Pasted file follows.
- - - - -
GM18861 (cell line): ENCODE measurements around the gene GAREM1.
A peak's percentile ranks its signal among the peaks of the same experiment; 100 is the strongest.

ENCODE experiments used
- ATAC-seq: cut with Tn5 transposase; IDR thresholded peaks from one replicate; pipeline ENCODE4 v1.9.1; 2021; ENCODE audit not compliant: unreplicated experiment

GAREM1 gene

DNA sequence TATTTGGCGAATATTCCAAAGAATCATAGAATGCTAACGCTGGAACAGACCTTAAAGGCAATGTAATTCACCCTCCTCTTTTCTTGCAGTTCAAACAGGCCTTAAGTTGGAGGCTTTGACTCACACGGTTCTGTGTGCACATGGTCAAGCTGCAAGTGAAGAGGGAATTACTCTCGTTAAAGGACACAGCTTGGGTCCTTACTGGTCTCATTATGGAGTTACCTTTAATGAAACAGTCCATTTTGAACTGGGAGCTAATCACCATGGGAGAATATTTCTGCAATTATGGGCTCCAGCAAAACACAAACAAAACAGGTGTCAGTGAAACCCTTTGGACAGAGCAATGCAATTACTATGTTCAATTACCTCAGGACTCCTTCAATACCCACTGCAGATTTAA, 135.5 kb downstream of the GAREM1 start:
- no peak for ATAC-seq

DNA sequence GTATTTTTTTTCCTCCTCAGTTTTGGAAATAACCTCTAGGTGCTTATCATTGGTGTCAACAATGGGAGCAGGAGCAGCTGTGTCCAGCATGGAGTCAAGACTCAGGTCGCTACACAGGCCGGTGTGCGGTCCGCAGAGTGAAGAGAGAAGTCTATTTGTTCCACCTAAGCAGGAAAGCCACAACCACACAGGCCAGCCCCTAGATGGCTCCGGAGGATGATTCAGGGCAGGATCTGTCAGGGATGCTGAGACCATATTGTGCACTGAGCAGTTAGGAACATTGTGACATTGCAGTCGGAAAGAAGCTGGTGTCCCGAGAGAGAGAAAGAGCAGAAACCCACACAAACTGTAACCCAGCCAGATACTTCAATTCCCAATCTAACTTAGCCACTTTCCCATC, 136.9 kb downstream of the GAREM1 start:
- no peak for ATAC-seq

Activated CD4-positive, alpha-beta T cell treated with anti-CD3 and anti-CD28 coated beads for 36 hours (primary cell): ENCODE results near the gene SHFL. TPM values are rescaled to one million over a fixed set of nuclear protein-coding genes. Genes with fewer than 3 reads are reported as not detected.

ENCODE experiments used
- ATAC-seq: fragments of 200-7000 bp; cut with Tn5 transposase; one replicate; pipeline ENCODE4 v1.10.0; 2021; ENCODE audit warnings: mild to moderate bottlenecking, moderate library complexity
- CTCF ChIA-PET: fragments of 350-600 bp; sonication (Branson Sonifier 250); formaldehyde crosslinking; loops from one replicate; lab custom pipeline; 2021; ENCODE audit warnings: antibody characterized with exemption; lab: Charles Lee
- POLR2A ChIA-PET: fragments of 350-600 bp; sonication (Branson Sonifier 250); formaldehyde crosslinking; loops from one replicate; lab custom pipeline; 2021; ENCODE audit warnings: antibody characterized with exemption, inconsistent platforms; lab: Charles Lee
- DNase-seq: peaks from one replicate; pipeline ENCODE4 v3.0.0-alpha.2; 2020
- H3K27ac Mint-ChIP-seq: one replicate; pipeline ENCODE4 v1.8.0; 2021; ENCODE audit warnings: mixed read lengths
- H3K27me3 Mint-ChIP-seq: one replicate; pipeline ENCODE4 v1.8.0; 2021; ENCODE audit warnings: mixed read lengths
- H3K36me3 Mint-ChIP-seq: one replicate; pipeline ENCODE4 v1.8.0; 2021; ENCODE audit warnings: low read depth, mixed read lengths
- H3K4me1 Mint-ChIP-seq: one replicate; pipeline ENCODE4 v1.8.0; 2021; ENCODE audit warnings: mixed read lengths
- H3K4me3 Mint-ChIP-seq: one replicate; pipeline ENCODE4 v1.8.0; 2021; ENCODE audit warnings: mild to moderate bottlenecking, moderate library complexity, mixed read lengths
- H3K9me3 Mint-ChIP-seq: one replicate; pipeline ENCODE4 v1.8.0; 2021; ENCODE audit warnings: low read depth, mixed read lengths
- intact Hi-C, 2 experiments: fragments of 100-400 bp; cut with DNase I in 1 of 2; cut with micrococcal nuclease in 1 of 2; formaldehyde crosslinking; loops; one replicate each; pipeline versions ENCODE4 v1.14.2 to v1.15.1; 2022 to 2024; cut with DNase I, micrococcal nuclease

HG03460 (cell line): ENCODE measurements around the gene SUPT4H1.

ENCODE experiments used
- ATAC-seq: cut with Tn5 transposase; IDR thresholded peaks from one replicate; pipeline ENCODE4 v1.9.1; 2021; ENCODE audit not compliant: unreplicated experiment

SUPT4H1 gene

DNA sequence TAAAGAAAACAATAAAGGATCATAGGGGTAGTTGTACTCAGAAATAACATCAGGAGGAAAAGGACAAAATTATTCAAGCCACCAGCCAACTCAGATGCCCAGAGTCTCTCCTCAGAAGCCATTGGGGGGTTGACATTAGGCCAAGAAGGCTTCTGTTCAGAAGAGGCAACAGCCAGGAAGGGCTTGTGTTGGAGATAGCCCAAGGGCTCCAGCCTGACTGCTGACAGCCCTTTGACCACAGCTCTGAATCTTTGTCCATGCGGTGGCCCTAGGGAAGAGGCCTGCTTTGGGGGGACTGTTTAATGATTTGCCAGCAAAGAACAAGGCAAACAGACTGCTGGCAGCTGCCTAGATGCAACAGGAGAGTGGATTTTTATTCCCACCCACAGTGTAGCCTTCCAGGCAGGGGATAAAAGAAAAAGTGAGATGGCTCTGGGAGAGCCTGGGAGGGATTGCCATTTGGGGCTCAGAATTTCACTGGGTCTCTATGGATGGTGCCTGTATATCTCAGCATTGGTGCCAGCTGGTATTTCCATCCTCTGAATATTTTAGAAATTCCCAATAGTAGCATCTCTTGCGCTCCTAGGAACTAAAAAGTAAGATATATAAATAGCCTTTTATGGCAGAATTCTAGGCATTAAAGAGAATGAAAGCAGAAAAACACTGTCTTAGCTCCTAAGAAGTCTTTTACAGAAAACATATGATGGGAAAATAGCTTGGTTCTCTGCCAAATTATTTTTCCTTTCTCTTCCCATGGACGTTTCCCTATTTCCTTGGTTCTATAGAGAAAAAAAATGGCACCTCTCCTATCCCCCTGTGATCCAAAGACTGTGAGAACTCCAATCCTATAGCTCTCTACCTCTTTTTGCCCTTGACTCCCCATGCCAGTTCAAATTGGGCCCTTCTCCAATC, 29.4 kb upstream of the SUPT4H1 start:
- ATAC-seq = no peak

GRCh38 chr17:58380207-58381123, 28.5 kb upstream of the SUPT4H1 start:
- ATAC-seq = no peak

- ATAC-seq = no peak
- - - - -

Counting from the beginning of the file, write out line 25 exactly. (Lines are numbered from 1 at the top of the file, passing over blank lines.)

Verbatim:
- ATAC-seq: cut with Tn5 transposase; IDR thresholded peaks from one replicate; pipeline ENCODE4 v1.9.1; 2021; ENCODE audit not compliant: unreplicated experiment